chemical. Monsanto considered moving the former Swann operations to
the W.G. Krummrich plant, but instead decided to modernize the existing
operations at the “new” Carondelet plant. Monsanto continued to
purchase phosphoric acid to manufacture a variety of phosphate compounds
and added dicalcium phosphate anhydrous (DCPA) to the plant portfolio.
In 1942, the plant was expanded to build facilities for a new leavener,
Other business establishments continued to
be located on portions of the present plant site. During the
1940’s, a packaging company was located on the present maintenance
building site. They bottled trichloroethane, benzol, etc. for army
usage. In 1944, the production, maintenance, warehouse and service
employees became represented by ICWU Local 81. During the
1950’s, the Blackburn Company used the above site to copper plate
lightning rods. In addition, the River des Peres ran through the
site until it was rerouted by a WPA project about 1934-1935. When
the River des Peres was rerouted, the old channel was backfilled and
additional filling continued through about 1958.
During the 1950’s-1960’s, Monsanto
gradually expanded into its current site, as space requirements increased
and additional business opportunities developed. Due to the geology
of the plant site, extensive filling was required in certain areas to
allow for the expansion. The plant entered the detergent business in
1951 with the addition of the sodium tripolyphosphate (STP) department.
Several phosphates were added in 1955; all were later discontinued with
the exception of monopotassium phosphate (MKP). In 1963, the
Carondelet plant began to manufacture a number of related leavening
agents, all classified as sodium aluminum phosphates (SALP).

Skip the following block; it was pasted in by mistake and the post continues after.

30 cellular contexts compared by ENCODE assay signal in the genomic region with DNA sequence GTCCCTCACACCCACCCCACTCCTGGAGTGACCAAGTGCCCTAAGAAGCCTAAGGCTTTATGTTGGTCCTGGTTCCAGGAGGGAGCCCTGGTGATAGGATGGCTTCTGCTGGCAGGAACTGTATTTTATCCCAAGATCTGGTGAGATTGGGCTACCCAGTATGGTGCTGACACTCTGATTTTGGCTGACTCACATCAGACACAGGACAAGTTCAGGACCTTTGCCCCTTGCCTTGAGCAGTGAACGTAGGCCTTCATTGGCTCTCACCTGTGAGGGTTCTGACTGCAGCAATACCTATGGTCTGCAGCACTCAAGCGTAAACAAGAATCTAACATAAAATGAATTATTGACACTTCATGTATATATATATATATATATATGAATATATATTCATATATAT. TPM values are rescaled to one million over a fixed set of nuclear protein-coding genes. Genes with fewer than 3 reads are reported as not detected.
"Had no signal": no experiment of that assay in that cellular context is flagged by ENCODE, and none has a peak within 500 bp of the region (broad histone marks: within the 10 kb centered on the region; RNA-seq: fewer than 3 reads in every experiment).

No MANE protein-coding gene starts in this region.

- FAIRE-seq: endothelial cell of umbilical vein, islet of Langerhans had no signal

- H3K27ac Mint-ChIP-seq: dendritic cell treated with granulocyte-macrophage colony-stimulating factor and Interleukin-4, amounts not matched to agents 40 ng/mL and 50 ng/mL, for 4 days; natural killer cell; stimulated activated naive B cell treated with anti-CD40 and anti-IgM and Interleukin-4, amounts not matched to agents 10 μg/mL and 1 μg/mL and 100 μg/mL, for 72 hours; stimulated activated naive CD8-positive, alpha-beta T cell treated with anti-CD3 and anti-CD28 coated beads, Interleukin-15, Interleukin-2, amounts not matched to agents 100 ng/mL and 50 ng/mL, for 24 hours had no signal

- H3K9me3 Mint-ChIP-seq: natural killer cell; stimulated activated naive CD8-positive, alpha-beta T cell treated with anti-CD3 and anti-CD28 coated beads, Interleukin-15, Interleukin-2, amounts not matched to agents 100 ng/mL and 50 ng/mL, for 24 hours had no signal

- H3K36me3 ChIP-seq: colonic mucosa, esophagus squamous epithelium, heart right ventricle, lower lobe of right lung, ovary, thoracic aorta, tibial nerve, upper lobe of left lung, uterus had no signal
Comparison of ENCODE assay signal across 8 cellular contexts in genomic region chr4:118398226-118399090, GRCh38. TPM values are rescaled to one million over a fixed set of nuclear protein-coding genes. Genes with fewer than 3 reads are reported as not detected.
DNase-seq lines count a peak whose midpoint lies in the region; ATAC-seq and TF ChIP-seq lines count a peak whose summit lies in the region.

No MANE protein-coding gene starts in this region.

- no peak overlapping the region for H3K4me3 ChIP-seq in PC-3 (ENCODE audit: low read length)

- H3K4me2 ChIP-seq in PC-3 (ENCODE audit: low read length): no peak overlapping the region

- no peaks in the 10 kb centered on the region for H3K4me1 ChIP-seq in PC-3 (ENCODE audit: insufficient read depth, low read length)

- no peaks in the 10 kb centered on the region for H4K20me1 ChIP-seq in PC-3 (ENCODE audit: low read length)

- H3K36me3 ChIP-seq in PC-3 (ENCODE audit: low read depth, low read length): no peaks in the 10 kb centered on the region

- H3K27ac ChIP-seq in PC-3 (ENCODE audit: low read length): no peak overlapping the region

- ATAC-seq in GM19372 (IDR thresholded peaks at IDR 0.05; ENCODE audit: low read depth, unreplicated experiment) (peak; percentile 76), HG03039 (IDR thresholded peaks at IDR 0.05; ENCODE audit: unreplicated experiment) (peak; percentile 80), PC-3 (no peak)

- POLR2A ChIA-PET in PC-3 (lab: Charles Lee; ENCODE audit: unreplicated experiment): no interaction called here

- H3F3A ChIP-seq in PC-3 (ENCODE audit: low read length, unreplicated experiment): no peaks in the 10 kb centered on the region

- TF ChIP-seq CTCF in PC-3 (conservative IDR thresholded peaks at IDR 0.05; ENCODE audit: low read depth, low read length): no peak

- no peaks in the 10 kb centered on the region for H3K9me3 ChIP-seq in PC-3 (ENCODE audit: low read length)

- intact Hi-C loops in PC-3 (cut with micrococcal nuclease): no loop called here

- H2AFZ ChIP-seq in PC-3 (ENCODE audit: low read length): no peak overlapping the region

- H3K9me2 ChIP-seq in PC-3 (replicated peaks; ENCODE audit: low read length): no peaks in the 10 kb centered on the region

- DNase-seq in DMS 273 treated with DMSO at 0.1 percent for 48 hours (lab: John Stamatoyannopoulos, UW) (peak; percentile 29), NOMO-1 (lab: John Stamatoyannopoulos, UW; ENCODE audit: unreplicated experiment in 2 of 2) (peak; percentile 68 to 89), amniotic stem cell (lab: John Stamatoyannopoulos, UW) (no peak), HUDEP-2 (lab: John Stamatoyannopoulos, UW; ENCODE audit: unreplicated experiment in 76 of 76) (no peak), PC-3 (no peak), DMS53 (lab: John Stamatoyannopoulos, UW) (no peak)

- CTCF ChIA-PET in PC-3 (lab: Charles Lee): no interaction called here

Throughout this period, for 36 years, the
Carondelet plant continued to purchase phosphoric acid for use in its
expanding range of phosphate manufacturing. In February 1971, a new
acid plant was started up to manufacture high quality phosphoric acid.
In 1985, a major modification was made to the acid plant to recover the
heat generated from burning phosphorus. This heat is used to produce
steam and to supply energy to the rest of the plant’s manufacturing
units. Modifications, upgrades, and improvements continue to be made
throughout the plant, from MCP to Maintenance, Pyran, the NaK and Calcium
packaging areas, and training. Operations have changed as well, from
“hands-on” field operated equipment to control rooms where automatic
production equipment is operated from control panels and computers.
On September 1, 1997, Monsanto spun off the chemical
segment which became a new company - Solutia Inc. The Phosphorus
& Derivatives part of the business of which Carondelet is a member,
became a part of the new company.
The Carondelet Plant, as part of Solutia Inc. continues
to be a leader in phosphate and phosphoric acid manufacturing. The
current plant produces over 250 million pounds per year, in six major
production units: Phosphoric acid; STP, MKP/DKP; TCP/TMP; MCP; and
The Carondelet Plant became part of a Joint Venture in
April of 2000 between FMC and Solutia. The new company is named Astaris,
LCC. The new company will specialize in Phosphates and Derivatives.
On November 5, 2005, Astaris was purchased by Israel
Chemical Limited. ICL is a worldwide chemical company with 29% of it in